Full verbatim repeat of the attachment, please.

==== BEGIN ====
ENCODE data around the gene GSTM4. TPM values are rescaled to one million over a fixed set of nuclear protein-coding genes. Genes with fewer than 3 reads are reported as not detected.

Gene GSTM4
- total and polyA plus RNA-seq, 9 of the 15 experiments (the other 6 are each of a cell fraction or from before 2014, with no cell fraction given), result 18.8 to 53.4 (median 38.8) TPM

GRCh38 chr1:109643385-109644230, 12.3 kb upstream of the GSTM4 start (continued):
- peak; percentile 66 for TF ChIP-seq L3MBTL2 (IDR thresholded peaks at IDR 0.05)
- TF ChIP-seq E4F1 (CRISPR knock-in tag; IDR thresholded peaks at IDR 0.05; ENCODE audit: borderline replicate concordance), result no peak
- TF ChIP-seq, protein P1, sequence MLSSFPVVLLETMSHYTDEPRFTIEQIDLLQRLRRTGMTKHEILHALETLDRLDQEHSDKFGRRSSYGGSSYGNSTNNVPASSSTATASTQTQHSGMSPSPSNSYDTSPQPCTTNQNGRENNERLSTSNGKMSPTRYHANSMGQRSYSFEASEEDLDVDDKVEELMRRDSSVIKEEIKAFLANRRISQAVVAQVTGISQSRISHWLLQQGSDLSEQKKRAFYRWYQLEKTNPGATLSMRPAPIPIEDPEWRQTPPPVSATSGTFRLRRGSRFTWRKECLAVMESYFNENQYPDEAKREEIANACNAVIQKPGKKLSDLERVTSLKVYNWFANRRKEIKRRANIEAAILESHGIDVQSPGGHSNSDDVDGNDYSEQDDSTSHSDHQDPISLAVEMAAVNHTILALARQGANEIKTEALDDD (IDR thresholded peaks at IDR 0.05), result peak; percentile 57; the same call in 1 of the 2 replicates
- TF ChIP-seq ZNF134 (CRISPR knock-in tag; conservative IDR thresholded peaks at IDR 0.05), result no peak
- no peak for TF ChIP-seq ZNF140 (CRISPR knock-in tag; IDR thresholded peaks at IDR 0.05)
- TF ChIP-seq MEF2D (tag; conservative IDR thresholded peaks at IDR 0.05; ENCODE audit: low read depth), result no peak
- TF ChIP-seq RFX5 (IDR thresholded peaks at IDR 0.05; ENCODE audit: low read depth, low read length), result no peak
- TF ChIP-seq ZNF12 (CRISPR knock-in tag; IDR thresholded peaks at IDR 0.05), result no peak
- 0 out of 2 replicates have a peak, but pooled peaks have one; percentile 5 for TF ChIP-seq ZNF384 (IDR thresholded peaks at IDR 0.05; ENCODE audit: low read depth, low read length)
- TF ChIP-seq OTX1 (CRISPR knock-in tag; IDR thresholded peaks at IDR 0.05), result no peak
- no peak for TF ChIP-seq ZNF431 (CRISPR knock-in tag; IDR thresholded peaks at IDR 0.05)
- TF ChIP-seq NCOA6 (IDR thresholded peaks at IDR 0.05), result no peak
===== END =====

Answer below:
ENCODE data around the gene GSTM4. TPM values are rescaled to one million over a fixed set of nuclear protein-coding genes. Genes with fewer than 3 reads are reported as not detected.

Gene GSTM4
- total and polyA plus RNA-seq, 9 of the 15 experiments (the other 6 are each of a cell fraction or from before 2014, with no cell fraction given), result 18.8 to 53.4 (median 38.8) TPM

GRCh38 chr1:109643385-109644230, 12.3 kb upstream of the GSTM4 start (continued):
- peak; percentile 66 for TF ChIP-seq L3MBTL2 (IDR thresholded peaks at IDR 0.05)
- TF ChIP-seq E4F1 (CRISPR knock-in tag; IDR thresholded peaks at IDR 0.05; ENCODE audit: borderline replicate concordance), result no peak
- TF ChIP-seq, protein P1, sequence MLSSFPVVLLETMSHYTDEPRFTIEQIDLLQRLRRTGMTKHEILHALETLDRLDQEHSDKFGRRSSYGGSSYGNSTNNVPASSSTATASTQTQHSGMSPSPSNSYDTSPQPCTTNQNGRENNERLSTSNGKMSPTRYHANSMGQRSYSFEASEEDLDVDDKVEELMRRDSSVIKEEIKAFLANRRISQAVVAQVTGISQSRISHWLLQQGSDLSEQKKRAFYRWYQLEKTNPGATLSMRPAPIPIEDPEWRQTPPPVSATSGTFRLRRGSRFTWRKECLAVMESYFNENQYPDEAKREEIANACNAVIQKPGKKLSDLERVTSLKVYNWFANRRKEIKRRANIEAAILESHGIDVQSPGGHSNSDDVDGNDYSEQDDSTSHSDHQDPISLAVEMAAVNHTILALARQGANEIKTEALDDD (IDR thresholded peaks at IDR 0.05), result peak; percentile 57; the same call in 1 of the 2 replicates
- TF ChIP-seq ZNF134 (CRISPR knock-in tag; conservative IDR thresholded peaks at IDR 0.05), result no peak
- no peak for TF ChIP-seq ZNF140 (CRISPR knock-in tag; IDR thresholded peaks at IDR 0.05)
- TF ChIP-seq MEF2D (tag; conservative IDR thresholded peaks at IDR 0.05; ENCODE audit: low read depth), result no peak
- TF ChIP-seq RFX5 (IDR thresholded peaks at IDR 0.05; ENCODE audit: low read depth, low read length), result no peak
- TF ChIP-seq ZNF12 (CRISPR knock-in tag; IDR thresholded peaks at IDR 0.05), result no peak
- 0 out of 2 replicates have a peak, but pooled peaks have one; percentile 5 for TF ChIP-seq ZNF384 (IDR thresholded peaks at IDR 0.05; ENCODE audit: low read depth, low read length)
- TF ChIP-seq OTX1 (CRISPR knock-in tag; IDR thresholded peaks at IDR 0.05), result no peak
- no peak for TF ChIP-seq ZNF431 (CRISPR knock-in tag; IDR thresholded peaks at IDR 0.05)
- TF ChIP-seq NCOA6 (IDR thresholded peaks at IDR 0.05), result no peak